Page 7, 20th October 1978

20th October 1978
Page 7
Page 7, 20th October 1978 — Liturgy's descent from synagogue rituals

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Liturgy's descent from synagogue rituals

"THE MEMOIRS of the apostles or the writings of the prophets are read, as long as time permits. When the reader has finished, the president gives an address, exhorting us to practise these noble teachings in our lives. Then all stand up together and recite prayers."

The Liturgy of the World, which Justin Martyr thus sum marises, is descended from the synagogue liturgy, in which there were normally two readings, one from the law and one from the prophets. There was also a homily. and there were prayers.

The exact arrangement varied from time to time and from place to place; we do not have sufficient evidence to say much more than that. But this is enough to indicate the origins of the Christian Order.

How many readings were there originally in the Christian order? Everywhere there were at least two, and the Gospel, as the most important, was always the last — an interesting reversal of the synagogue order, in which the most important. that from the Law, came first.

In a number of eastern rites there were, and in one case still are, four: Law, Prophets, Epistle and Gospel. This may well have been the norm in early times.

Old Testament readings gradually disappeared almost everywhere as part of the regular pattern, although they survived on certain days. By the end of the sixth century the Roman Mass normally had only two readings, the Epistle and the Gospel, although as late as the eighth century a lectionary is found in which the Old Testament readings are still listed, in an appendix.

Why did the Old Testament readings tend to vanish? We don't know; it is possible that it was felt that the considerable amount of reading from the Old Testament then found almost everywhere in the daily offices was sufficient.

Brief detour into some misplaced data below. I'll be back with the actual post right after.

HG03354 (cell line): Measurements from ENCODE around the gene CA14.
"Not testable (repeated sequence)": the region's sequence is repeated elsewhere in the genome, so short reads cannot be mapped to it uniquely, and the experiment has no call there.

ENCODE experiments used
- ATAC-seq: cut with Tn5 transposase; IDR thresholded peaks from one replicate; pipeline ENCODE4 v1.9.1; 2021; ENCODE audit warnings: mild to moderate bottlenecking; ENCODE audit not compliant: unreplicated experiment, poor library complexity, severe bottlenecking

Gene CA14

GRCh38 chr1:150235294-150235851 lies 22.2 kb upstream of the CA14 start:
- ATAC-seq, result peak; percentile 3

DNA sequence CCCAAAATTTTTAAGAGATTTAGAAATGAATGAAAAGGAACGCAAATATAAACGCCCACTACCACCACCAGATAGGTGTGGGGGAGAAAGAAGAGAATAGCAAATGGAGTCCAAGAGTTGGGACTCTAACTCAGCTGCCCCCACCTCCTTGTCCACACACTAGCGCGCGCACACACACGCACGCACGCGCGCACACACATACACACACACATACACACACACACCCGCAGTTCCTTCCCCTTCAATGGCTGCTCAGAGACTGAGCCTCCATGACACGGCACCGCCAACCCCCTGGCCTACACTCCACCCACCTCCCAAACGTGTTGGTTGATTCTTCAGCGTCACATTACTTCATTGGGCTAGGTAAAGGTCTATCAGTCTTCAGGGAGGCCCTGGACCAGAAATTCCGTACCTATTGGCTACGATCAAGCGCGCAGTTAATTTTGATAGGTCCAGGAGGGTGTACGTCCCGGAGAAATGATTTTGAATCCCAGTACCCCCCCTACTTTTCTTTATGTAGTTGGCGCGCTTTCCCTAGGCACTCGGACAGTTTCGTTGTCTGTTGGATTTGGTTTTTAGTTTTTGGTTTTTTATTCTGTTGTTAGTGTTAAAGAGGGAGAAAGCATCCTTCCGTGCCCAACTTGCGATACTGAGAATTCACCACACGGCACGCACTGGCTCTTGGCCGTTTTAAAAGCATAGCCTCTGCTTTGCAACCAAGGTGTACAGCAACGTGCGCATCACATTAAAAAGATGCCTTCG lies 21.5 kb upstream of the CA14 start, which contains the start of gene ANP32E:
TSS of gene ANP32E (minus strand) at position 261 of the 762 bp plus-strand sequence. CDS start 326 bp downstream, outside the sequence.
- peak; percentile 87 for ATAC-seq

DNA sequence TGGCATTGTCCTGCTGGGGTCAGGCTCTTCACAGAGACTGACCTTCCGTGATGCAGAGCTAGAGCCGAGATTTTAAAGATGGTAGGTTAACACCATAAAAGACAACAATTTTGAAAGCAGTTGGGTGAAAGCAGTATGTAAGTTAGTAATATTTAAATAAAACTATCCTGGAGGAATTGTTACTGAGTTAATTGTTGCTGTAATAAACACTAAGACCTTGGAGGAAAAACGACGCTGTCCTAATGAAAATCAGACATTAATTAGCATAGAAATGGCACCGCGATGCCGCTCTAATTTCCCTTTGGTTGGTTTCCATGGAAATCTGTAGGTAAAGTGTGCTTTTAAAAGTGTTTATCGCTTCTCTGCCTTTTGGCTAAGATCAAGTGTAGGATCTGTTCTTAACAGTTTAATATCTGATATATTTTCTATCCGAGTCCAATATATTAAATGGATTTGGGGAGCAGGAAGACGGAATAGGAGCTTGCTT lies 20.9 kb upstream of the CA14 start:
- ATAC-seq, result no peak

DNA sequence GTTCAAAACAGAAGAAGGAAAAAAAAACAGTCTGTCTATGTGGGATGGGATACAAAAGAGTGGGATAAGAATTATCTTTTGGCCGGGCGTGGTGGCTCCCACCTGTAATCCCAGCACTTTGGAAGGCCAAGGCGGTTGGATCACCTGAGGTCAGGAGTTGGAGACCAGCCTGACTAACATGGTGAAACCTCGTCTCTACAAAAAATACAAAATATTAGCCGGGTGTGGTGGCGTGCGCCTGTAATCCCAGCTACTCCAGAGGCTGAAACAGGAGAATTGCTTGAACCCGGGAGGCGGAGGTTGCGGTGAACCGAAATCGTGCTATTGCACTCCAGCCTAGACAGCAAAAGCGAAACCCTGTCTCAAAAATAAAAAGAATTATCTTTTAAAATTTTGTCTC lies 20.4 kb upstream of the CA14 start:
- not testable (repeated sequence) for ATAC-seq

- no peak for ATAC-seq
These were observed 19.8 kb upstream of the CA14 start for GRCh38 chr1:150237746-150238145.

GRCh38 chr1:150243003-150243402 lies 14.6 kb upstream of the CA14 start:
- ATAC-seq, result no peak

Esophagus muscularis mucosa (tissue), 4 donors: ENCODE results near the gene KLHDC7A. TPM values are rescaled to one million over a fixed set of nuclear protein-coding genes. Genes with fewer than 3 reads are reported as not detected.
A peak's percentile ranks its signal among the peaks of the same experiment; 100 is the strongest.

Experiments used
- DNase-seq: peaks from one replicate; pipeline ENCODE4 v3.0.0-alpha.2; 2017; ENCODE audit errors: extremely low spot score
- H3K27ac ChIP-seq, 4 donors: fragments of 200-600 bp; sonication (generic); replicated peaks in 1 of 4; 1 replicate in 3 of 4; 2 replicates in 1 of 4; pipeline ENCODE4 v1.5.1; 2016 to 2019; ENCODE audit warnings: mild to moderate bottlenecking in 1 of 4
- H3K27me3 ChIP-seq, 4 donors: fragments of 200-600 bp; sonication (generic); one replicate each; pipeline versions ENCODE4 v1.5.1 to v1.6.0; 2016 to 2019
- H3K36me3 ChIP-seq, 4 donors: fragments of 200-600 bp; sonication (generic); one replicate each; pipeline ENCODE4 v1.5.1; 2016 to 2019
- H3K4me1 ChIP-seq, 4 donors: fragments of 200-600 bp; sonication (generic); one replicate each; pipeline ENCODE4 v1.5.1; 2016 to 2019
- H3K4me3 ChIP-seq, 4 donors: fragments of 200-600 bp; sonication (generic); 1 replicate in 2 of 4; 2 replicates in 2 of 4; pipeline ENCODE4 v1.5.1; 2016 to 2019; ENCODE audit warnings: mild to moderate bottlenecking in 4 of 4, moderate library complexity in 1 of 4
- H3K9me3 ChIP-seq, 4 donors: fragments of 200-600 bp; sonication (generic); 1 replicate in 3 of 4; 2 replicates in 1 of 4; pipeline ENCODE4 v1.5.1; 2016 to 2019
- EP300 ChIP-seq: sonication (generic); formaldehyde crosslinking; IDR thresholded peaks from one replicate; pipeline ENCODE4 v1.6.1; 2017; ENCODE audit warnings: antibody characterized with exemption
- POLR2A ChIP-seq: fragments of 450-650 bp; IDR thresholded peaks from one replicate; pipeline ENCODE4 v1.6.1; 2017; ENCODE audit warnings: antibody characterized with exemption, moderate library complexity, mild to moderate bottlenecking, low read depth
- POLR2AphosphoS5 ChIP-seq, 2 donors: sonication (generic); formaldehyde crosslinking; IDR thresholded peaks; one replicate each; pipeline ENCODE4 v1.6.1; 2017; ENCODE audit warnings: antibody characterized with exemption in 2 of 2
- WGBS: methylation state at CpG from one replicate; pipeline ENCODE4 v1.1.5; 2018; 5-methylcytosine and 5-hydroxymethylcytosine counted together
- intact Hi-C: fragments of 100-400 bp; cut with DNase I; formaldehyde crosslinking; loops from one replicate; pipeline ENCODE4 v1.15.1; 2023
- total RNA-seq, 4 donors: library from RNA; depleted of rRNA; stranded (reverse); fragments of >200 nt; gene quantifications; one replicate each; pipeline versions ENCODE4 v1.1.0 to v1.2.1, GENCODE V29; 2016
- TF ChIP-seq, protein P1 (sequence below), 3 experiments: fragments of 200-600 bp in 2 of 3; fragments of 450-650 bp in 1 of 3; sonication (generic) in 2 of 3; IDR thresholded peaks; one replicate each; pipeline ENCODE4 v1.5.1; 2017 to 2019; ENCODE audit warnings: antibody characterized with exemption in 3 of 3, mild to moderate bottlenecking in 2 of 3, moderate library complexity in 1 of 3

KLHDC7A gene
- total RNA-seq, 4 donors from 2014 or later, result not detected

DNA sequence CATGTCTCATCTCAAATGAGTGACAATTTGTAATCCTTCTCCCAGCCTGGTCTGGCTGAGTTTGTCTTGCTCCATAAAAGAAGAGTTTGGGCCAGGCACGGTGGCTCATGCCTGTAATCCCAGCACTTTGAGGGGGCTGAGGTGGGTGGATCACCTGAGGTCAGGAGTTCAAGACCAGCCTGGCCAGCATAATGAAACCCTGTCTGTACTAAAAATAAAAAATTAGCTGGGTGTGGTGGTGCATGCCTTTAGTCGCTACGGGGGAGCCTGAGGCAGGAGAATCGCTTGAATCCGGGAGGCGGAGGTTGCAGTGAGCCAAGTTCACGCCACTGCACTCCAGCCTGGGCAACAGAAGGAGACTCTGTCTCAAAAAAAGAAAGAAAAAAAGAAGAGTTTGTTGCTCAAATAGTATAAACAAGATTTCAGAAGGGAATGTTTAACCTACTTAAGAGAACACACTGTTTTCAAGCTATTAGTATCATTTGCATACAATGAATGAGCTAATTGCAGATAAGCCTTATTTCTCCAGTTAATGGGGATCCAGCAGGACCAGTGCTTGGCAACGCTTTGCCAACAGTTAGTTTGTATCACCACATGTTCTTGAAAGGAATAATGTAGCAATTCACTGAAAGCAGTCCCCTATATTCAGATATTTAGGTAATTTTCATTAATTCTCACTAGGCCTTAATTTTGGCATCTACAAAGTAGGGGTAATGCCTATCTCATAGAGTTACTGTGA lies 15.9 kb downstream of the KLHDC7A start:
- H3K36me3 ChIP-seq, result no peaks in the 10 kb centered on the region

In our Own day an Old Testament reading has been restored to the Roman Mass on all Sundays (except those in Eastertide, when, following an ancient tradition, it is replaced by a reading from the Acts of the Apostles) and principal holydays.

Why? The absence of an Old Testament reading from the Mass meant that most people hardly ever heard anything from the Old Testament at all. Yet there are many passages in the New Testament the full significance of which cannot be grasped unless they are seen in their relationship with passages from the Old Testament: the salvation-history of the Old and New Covenants is indivisable. Hence the restoration of the Old Testament reading.

The readings are interspersed with chants — and it must be emphasised that the Responsorial Psalm and the Alleluya are meant to be sung: saying them is a poor second-best. Why? What is their history? What is their function?

Early sources refer to a psalm, or a canticle in psalm-form. between readings. One of the earliest such references is found in the North African writer Tertullian (c 160-225): "First we heard a reading from the apostles, and then we sang a psalm. After this we read the Gospel ..."

St Augustine, among others, often refers to the practice in his homilies on the psalms. These psalms were not designed as accompaniments to ceremonial (like the Introit); they were regarded as an integral part of the ministry of the Word in their own right.

St Augustine himself, for . example, often calls them read

ings, although it is clear that they were sung. They were connected thematically with the readings; usually each such psalm was selected as a meditative response to the reading which preceded it, although in some parts of the Church the psalms appear to have been arranged as introductions to the readings.

In the Roman rite, the Old Testament was followed by the psalm which came to be called the Gradual (because the cantor leading it stood on a step — .graclus — of one of ambos, or reading places, to do so). The Epistle was followed by the Alleluya, a psalm so called because of its unvarying response.

So far as we can tell, the arrangement of these psalms for singing was exactly that which has been restored in the present missal for the Responsorial Psalm, as the Gradual has been renamed to make its function clear.

When the Old Testament reading disappeared its psalm did not disappear with it, but was moved, and inserted between the Epistle and the Alleluya. At about the same time, the texts began to be abbreviated, probably on account of the increasing elaboration of the chant.

The missal of 1970 has simply reverted to the original arrangement in returning the Responsorial Psalm to its right place. and extending the text; one may regret that the text of the Alleluya was not similarly restored to its original integrity.

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